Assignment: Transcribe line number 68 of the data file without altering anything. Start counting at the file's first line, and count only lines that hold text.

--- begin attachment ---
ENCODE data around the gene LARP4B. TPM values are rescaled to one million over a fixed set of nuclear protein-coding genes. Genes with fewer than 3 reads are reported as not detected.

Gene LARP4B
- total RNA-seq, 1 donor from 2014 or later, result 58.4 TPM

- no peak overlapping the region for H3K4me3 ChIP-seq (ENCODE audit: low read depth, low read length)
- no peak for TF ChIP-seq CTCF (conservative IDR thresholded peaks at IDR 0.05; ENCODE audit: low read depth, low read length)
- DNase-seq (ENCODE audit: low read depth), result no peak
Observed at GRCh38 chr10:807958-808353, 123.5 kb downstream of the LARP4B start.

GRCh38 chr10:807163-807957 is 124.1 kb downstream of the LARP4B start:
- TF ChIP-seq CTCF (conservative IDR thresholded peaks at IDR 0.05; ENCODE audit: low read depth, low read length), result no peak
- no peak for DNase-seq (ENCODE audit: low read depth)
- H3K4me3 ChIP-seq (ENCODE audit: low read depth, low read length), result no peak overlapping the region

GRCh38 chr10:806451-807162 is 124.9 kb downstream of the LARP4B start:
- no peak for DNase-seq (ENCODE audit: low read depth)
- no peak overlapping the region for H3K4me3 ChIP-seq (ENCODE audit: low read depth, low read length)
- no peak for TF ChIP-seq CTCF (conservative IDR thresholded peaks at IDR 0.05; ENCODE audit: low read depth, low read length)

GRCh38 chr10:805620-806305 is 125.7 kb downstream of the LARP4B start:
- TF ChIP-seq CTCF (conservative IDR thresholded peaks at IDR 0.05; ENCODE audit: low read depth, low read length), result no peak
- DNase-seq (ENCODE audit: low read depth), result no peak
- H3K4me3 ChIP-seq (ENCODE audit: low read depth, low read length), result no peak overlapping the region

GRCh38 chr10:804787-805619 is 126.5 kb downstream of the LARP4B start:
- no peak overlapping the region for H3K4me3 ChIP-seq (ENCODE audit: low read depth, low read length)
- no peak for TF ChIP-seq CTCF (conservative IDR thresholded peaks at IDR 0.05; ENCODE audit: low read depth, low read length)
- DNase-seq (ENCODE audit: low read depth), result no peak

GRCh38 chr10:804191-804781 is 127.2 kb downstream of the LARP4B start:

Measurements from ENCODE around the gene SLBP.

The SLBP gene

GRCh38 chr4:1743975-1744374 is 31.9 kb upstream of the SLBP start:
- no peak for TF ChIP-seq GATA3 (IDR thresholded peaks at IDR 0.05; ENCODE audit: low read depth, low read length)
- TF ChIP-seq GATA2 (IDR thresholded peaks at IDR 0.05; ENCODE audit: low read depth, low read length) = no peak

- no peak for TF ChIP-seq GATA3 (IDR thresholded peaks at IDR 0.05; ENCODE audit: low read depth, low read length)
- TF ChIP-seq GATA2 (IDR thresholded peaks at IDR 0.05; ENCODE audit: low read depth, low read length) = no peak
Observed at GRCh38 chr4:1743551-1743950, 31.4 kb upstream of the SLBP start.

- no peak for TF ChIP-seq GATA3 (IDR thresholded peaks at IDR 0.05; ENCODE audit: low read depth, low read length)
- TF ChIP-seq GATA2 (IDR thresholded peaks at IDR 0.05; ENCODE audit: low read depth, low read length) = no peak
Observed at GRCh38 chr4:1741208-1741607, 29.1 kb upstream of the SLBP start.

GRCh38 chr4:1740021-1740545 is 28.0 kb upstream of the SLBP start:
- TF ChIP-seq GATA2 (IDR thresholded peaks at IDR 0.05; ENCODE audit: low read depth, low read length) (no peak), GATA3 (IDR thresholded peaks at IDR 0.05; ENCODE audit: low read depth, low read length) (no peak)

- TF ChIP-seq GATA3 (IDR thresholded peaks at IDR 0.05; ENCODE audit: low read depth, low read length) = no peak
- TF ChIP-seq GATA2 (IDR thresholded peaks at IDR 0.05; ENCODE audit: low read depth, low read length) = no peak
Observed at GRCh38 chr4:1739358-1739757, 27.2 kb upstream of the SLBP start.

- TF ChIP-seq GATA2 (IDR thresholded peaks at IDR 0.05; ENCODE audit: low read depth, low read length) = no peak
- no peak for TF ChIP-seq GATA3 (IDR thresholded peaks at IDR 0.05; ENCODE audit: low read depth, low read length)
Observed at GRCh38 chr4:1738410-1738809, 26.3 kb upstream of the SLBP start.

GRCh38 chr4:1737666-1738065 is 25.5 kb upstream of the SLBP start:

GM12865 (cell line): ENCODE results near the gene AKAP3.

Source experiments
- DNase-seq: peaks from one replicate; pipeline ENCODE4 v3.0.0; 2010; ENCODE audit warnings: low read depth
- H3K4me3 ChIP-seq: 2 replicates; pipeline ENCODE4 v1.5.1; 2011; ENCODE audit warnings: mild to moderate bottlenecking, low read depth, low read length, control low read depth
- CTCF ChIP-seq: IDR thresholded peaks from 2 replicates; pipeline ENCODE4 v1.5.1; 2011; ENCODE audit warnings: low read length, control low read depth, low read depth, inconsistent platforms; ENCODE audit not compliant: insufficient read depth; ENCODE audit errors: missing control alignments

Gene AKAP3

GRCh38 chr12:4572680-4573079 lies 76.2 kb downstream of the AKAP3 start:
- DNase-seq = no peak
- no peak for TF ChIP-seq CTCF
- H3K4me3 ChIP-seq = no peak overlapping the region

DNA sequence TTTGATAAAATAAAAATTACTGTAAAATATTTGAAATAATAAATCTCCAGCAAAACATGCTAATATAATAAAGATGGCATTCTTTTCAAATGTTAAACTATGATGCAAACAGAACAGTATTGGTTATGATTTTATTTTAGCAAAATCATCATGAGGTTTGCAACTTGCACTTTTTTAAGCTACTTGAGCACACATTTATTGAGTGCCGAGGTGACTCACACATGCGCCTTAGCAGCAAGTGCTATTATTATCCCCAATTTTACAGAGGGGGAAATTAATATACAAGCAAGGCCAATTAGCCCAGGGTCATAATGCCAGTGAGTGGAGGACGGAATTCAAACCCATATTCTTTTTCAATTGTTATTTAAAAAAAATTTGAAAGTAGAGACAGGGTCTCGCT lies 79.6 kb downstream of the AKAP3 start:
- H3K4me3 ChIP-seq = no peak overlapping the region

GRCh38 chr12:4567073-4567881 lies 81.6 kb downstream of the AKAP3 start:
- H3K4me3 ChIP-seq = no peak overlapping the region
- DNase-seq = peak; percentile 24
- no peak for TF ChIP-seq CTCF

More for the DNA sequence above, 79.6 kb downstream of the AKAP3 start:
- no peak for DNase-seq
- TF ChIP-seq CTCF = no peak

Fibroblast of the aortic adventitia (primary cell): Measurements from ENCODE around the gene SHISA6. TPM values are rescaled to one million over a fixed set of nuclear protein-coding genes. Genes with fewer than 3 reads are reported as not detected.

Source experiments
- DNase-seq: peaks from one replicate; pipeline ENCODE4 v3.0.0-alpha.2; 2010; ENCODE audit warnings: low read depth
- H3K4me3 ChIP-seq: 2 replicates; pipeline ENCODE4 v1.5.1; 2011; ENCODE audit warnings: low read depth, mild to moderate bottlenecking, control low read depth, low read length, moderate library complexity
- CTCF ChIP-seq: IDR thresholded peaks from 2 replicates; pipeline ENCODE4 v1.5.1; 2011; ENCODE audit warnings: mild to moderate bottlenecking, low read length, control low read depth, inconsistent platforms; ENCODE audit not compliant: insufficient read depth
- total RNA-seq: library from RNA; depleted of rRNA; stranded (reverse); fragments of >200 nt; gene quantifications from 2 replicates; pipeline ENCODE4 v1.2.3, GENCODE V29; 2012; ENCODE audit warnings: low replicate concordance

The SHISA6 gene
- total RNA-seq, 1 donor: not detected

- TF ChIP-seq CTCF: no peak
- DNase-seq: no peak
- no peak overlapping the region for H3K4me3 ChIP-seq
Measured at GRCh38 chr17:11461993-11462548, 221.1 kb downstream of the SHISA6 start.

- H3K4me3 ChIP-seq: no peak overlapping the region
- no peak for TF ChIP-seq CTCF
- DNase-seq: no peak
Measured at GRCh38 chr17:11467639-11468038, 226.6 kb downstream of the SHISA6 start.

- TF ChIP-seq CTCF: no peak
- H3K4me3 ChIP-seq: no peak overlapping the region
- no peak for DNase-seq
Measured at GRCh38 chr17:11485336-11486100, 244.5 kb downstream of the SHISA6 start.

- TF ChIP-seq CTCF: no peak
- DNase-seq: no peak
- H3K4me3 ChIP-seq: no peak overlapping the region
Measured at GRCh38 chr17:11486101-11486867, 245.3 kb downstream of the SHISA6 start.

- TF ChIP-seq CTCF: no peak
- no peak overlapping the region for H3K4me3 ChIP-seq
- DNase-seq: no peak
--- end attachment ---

- CTCF ChIP-seq: IDR thresholded peaks from 2 replicates; pipeline ENCODE4 v1.5.1; 2011; ENCODE audit warnings: mild to moderate bottlenecking, low read length, control low read depth, inconsistent platforms; ENCODE audit not compliant: insufficient read depth